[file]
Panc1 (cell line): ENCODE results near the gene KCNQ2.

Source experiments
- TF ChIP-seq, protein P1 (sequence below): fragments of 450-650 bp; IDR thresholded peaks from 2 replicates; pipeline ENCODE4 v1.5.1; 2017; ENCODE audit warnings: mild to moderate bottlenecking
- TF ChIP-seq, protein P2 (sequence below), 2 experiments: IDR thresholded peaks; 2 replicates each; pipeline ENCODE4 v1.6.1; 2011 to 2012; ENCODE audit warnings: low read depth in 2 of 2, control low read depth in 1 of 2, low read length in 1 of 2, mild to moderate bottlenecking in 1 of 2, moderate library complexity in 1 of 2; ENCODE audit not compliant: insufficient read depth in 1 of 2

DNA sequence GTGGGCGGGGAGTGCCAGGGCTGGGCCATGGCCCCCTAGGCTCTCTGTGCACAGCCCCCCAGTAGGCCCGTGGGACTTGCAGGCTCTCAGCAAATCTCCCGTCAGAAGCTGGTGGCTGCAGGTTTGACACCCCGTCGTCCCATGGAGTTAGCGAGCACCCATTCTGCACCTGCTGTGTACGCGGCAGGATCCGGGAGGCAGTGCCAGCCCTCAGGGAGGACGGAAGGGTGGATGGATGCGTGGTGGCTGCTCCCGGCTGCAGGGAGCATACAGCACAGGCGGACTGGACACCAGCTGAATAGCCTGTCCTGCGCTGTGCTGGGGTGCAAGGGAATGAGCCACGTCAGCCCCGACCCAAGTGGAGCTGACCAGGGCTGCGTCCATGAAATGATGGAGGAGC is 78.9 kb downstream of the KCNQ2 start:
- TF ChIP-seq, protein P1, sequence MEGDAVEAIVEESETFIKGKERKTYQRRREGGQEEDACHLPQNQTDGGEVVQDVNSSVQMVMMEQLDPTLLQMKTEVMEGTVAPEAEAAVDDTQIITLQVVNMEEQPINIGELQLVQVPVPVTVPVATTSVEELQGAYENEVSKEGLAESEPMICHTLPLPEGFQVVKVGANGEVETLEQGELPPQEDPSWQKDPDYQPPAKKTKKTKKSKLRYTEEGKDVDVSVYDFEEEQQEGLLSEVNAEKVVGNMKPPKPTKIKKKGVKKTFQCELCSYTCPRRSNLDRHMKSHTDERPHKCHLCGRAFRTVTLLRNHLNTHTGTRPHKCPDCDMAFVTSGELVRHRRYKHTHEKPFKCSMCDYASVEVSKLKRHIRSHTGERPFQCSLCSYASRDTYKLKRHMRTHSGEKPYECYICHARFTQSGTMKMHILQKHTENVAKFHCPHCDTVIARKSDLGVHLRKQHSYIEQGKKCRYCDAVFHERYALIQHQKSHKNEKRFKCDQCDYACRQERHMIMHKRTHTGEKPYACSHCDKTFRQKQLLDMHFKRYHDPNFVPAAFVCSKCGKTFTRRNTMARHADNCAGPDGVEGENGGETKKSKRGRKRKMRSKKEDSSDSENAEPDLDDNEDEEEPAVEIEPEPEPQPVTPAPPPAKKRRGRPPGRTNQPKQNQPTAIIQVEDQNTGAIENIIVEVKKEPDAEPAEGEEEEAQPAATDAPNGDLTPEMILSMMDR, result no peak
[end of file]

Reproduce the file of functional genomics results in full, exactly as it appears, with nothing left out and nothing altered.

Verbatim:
Panc1 (cell line): ENCODE results near the gene KCNQ2.

Source experiments
- TF ChIP-seq, protein P1 (sequence below): fragments of 450-650 bp; IDR thresholded peaks from 2 replicates; pipeline ENCODE4 v1.5.1; 2017; ENCODE audit warnings: mild to moderate bottlenecking
- TF ChIP-seq, protein P2 (sequence below), 2 experiments: IDR thresholded peaks; 2 replicates each; pipeline ENCODE4 v1.6.1; 2011 to 2012; ENCODE audit warnings: low read depth in 2 of 2, control low read depth in 1 of 2, low read length in 1 of 2, mild to moderate bottlenecking in 1 of 2, moderate library complexity in 1 of 2; ENCODE audit not compliant: insufficient read depth in 1 of 2

DNA sequence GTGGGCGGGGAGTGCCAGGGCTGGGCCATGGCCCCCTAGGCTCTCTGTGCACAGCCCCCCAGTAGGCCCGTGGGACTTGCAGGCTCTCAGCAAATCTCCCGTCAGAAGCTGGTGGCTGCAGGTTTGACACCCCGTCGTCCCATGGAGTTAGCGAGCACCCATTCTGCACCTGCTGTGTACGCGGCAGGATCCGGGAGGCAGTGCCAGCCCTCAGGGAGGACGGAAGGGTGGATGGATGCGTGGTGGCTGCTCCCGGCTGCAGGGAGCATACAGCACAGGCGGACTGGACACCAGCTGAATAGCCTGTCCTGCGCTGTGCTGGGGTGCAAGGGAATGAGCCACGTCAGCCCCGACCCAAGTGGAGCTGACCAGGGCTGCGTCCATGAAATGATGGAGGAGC is 78.9 kb downstream of the KCNQ2 start:
- TF ChIP-seq, protein P1, sequence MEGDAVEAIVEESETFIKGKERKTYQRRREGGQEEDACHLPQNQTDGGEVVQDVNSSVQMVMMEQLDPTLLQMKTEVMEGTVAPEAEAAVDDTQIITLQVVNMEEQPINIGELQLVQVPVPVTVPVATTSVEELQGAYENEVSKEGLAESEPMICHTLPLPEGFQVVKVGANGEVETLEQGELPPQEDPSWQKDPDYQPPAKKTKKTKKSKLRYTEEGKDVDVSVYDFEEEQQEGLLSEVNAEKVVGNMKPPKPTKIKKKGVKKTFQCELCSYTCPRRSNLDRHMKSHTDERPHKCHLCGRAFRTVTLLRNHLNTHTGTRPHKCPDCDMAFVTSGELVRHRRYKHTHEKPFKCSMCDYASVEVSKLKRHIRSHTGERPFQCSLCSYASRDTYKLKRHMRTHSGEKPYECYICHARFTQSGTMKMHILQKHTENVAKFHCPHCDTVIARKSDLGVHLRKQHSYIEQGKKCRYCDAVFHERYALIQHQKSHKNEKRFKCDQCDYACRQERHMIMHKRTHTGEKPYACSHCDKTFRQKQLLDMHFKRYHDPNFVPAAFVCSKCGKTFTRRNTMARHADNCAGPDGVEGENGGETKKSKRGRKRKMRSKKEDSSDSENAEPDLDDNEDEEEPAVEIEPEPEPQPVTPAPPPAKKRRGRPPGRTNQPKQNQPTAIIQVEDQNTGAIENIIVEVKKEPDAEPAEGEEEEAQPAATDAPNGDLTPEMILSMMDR, result no peak